Your Excellency, members of the Government of the Republic of Palau
It is with great pleasure that I have the honour of presenting my credentials as Her Majesty Queen Elizabeth the Second’s Ambassador to Palau.
May I take this opportunity to congratulate you and the people of Palau as you mark the 20th year of independence.
Your country is no longer a teenager but an established and prospering nation.
The distance between the UK and Palau is 7,570 miles. But that distance has not made us distant friends.
We have a great deal in common.
We are both island nations.
We have a common language, English.
In the United States, we have a shared ally.
Palau and Britain are both multi-ethnic countries.
You have over 300 Bengalis living in Palau.
We have more than half a million Britons of Bengali heritage in the UK today.
I serve here as the representative of Queen Elizabeth the Second.
And I recall that it was in the reign of Queen Elizabeth the First that Sir Francis Drake first saw the islands of Palau. That was in 1579.
It is commonly agreed that our diplomatic exchanges go back to the visit by Prince Leeboo to Britain with Captain Henry Wilson in 1783.
Our commercial links go back a long way too with a Treaty that enabled Britain to support agriculture and trade with Palau.
I suppose I am now continuing that history by engaging with the business community here.
Mr President, from my discussions with the Palau Chamber of Commerce yesterday, I am sure that there are private and public sector business opportunities for British companies to pursue.
On the international scene, we have many common values and interests.
Palau has now been a member of the United Nations for 20 years.
Your voting record shows that you have principles that we share.
It is important that you have your say on issues that are not just related to local interests.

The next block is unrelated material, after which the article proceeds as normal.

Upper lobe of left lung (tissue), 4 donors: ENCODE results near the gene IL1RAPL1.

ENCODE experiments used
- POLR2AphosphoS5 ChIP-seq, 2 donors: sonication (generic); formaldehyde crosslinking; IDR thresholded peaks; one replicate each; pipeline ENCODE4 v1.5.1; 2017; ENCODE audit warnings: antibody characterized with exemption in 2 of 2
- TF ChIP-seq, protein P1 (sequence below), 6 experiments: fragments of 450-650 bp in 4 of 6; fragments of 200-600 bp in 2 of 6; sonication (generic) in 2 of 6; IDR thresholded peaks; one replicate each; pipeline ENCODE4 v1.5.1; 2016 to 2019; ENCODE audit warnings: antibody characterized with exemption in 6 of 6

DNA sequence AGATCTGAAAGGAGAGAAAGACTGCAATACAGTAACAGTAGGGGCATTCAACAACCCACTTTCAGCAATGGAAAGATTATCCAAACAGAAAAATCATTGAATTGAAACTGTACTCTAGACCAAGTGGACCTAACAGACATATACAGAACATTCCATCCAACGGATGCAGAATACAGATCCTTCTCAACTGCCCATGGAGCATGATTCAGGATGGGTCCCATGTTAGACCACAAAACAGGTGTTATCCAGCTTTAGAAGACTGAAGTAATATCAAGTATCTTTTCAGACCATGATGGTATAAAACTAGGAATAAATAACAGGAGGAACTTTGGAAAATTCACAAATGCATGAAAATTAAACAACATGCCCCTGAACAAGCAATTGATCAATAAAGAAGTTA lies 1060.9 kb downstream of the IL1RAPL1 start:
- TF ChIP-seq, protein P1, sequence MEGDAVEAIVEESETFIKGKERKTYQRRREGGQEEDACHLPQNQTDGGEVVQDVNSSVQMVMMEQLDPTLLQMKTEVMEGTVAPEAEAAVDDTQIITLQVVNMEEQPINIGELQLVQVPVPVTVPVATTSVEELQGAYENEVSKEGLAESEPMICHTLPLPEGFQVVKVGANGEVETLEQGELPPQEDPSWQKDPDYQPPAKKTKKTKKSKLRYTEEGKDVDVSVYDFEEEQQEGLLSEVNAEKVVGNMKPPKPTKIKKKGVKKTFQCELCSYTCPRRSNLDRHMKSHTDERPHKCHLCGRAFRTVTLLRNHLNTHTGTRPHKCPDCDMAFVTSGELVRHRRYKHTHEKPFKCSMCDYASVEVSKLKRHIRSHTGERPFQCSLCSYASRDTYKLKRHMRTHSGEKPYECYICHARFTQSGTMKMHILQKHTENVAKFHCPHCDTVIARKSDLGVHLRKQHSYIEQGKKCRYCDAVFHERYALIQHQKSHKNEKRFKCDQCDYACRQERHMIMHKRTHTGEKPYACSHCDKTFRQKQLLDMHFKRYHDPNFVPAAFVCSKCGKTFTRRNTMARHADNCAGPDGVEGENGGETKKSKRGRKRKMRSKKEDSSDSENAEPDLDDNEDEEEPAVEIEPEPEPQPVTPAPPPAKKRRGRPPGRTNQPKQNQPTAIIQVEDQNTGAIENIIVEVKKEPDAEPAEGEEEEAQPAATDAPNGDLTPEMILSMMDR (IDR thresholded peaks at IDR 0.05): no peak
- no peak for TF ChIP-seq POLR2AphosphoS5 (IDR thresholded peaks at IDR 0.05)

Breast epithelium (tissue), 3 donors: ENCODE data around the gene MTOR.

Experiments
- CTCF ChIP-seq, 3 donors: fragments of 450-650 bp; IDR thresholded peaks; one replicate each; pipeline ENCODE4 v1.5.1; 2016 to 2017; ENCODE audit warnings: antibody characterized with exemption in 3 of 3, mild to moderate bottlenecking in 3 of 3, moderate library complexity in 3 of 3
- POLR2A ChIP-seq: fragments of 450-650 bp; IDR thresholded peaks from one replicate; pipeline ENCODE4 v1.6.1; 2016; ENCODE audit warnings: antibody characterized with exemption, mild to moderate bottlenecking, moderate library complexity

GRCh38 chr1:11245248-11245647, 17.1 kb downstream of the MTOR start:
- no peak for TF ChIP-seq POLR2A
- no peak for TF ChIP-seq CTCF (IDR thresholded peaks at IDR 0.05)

In Ukraine, Syria and issues such as terrorism and nuclear proliferation, we value the position Palau takes.
Your own history tells you that conflicts in far off places can find their way to harm your 200 islands.
British experts and charity organisations have been working with Palau to this day to find and destroy mines that were left during World War Two.
Your voice on climate change is essential.
As an island nation you are already facing the challenges of changing weather patterns.
The intensity and frequency of typhoons is evidence of the impact of global warming.
We hope that Palau will continue to be a progressive voice as the UNFCCC meets in Lima and then in Paris.
Our survival depends on the outcome of these climate negotiations.
You have set a bold and inspiring example here in the way you have embraced environmentally friendly tourism.
Your approach to marine protection is commendable.
This is particularly challenging in the Pacific Islands where commercial pressures from large scale fishing operations can overwhelm governments.
Palau is now the centre of attraction in international diplomacy as you host the next Pacific Islands Forum.
I am confident that through good preparation and effective chairmanship, the PIF will be a great success.
The Forum has a tradition of upholding democratic values and Palau is a good role model.
It is a place where larger nations and small island states meet as partners.
Mr President, may I end by saying how grateful I am for your personal warm welcome to Palau.
I also appreciate the time your cabinet members have given to me.
I hope that during my term as Ambassador, we will see more evidence of the growing links between our two countries.
From the people of the United Kingdom I extend my warm greetings to the citizens of Palau.
Ke kmal mesaul